A group of masked men armed with automatic weapons attacked a wedding party in southwest Turkey on Monday night and killed 44 people including the bride and groom. Police has arrested eight gunmen suspected to be involved in the 15 minute massacre.
Gunmen armed with assault rifles reportedly attacked the celebration in the village of Bilge, near the city of Mardin and killed 17 women, 21 men and six children aged between 3 and 12. Recep Tayyip Erdogan, the Turkish Prime Minister, said this was the outcome of a feud between two families in the village.
While addressing to the ruling party lawmakers in the parliament, Erdogan said: "The people were killed at a happy event, during a ceremony, while praying. The fact that they pointed guns and massacred children, defenseless people, is atrocious."
The gunmen reportedly attacked when men and women gathered for a prayer in separate rooms in line according to a tradition.
One teenage girl reportedly lost six members of her family. On a television footage broadcast by Turkey's Dogan news agency, the girl said: “I heard the shooting and I hid in the barn because I was afraid. I was really afraid.”
Mehmet Besir Ayanoglu, the mayor of Mardin, told Channel 24 that he had spoken to two girls who fortunately survived the attack by hiding themselves under the bodies of dead friends. "They raided the house, we were in two rooms, they opened fire on everyone, they were wearing masks," Ayanoglu quoted one of the girls as saying.
On Tuesday, Interior Minister Besir Atalay said Turkish police has arrested eight people suspected of fatality. He said: "They were caught with their weapons. The first indications are that it was the result of disputes, of animosity among relatives, within a family in the village."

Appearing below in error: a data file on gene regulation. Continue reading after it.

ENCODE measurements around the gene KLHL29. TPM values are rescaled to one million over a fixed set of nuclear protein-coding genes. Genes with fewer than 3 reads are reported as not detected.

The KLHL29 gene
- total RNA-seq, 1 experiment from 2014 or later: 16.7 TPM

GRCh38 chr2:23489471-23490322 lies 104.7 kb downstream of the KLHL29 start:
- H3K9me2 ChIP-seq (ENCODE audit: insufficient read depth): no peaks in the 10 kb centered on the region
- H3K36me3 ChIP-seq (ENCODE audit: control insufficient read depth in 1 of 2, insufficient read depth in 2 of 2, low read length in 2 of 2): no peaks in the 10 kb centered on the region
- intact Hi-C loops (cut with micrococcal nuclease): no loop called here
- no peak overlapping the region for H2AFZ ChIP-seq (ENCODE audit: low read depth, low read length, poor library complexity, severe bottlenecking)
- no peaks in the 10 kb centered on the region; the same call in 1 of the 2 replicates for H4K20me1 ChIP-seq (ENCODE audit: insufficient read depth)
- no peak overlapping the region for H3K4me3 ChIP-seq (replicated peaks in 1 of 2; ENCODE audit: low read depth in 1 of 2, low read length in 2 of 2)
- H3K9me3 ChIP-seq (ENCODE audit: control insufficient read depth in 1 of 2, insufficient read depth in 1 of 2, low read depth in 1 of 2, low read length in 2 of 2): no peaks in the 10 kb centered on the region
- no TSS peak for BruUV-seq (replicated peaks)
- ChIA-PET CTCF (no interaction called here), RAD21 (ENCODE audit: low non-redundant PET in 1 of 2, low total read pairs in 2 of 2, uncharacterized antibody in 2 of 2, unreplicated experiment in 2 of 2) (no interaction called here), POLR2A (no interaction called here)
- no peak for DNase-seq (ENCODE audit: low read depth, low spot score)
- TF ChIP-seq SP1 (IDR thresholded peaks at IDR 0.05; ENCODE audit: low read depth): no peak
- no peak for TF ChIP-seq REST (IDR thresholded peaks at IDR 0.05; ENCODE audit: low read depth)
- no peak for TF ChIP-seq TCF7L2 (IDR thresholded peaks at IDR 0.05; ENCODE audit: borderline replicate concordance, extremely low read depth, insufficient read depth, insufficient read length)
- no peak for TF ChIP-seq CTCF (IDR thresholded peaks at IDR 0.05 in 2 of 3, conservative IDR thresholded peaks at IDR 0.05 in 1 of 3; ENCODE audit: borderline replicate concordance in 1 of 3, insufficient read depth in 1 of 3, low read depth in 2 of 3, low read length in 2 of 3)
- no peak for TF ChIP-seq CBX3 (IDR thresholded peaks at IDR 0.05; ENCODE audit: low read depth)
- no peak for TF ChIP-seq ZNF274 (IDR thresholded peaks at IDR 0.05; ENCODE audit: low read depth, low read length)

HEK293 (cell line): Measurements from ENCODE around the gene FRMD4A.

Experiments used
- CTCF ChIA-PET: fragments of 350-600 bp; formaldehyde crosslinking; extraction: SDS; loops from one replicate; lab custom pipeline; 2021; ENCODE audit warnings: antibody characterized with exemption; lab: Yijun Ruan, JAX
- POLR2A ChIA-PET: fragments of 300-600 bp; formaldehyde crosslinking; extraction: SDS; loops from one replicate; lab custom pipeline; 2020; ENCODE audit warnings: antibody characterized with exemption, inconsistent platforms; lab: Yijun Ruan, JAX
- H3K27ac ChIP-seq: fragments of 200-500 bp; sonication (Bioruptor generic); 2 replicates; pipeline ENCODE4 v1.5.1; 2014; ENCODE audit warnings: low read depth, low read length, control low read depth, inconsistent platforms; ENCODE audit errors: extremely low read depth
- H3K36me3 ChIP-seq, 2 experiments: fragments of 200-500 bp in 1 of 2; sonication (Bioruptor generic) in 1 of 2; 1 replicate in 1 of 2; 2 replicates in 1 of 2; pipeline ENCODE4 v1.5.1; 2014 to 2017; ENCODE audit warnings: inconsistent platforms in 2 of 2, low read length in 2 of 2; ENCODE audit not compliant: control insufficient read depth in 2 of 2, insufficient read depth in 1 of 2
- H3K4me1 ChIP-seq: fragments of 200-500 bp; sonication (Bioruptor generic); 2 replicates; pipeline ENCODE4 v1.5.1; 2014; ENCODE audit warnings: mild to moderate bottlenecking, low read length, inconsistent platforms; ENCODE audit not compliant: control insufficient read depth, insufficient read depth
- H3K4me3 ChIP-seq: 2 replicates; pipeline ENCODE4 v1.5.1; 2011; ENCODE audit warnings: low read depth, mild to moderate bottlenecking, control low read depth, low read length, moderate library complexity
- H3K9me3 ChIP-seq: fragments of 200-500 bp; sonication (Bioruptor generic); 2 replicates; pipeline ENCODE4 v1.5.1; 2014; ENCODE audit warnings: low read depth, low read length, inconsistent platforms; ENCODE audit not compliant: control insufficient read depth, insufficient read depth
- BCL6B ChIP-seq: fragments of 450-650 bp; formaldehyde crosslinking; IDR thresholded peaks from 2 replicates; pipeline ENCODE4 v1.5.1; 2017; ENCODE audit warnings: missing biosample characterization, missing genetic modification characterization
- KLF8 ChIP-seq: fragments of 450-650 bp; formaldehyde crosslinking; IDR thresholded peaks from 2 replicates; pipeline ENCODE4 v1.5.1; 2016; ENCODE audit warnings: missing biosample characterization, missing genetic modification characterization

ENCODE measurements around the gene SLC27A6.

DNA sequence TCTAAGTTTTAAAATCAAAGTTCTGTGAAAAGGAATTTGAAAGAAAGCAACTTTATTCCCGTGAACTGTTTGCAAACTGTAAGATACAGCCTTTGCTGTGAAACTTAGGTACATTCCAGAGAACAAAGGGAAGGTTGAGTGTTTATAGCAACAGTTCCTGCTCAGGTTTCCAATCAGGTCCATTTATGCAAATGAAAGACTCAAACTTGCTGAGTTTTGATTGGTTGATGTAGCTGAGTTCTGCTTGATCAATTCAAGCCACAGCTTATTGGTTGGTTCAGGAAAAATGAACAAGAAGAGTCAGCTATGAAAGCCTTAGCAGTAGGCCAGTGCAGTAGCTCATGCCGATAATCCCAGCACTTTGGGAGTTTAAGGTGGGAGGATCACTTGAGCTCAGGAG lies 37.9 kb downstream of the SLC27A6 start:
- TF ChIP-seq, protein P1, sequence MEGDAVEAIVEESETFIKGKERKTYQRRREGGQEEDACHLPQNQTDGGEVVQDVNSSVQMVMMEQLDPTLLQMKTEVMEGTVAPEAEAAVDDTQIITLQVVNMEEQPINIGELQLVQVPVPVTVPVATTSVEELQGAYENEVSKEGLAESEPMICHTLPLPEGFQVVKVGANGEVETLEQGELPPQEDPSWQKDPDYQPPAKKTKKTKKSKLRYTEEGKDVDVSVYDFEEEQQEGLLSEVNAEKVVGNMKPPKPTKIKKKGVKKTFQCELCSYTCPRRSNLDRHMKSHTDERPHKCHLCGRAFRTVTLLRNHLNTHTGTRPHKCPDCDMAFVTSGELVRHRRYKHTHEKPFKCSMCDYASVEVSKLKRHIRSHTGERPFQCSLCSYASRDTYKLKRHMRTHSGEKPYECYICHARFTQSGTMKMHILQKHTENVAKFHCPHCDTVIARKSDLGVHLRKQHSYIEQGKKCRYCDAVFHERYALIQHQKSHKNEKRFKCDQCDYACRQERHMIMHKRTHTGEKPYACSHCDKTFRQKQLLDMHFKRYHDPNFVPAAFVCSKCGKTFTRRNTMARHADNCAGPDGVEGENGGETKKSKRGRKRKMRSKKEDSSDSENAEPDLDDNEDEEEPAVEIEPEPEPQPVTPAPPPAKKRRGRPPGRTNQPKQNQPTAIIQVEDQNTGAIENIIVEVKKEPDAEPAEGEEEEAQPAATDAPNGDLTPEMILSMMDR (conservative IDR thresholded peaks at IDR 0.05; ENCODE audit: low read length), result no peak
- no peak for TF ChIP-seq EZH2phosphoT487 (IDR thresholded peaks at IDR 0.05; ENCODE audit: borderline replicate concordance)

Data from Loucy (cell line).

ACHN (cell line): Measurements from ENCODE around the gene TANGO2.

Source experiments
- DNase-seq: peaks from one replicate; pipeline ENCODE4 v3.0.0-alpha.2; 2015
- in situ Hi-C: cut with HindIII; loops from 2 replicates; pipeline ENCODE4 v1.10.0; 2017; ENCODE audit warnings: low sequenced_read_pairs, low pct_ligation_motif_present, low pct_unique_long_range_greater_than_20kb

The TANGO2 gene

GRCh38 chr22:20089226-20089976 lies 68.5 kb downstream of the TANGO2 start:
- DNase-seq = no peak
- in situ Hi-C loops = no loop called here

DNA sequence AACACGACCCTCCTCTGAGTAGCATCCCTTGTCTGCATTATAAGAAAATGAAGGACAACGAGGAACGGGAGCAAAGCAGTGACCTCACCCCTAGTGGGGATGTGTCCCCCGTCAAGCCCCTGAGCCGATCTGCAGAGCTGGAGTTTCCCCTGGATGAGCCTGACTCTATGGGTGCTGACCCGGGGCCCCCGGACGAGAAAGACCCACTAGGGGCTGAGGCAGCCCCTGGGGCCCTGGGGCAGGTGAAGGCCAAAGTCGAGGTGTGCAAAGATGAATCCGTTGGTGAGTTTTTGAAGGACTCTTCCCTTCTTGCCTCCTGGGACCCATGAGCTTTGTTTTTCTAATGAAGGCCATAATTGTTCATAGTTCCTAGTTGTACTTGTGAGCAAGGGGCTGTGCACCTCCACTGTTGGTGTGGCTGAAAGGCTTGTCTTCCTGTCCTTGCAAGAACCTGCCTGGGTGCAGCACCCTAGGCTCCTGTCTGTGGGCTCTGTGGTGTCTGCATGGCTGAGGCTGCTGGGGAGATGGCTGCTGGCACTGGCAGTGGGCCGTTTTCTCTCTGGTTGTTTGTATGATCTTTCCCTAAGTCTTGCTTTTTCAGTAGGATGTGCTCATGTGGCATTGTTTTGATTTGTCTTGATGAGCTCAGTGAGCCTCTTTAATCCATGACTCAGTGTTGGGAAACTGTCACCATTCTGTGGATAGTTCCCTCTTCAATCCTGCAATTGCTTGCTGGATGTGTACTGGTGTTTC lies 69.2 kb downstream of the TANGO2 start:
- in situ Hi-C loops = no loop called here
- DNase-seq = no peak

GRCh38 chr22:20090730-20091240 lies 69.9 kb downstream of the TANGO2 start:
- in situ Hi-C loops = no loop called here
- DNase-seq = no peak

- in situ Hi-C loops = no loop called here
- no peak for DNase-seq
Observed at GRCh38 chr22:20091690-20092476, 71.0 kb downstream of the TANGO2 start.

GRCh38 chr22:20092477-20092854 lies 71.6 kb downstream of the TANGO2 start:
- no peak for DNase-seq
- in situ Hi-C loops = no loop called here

Turkish army have reportedly surrounded the village and blocked all road connections leading to it. News reports are also barred from reaching the place. The village does not have any power and is not reachable by phone.
Incidents of blood feuds are not new in this region. Some impoverished parts of turkey still follow feudal-style system where tribal lords and clansmen sometimes inflame violence to safeguard the clans' honor. The ambush was suspected to be the outcome of that custom.
Prime Minister Erdogan said: “No customs and mores can be used as an excuse for this massacre. This is the painful price we are paying for such customs and mores."
Opposition lawmaker Canan Aritman insisted on the eradication of the tribal system from the country. Aritman, who is also a member of a parliamentary panel investigating so-called "honor killings" within traditional families, said: "It is something that doesn't exist even in the most primitive societies."
Turkey has struggled for years to handle the 70,000-strong village guard force residing in the southeast. The southeast area being infested with about 50 per cent jobless people, village guard system is one of the few sources of employment in the region.
Many village guards are suspected to be favoring Kurdish rebels, who are involved in fighting with the government since 1984 for the autonomy in the southeast.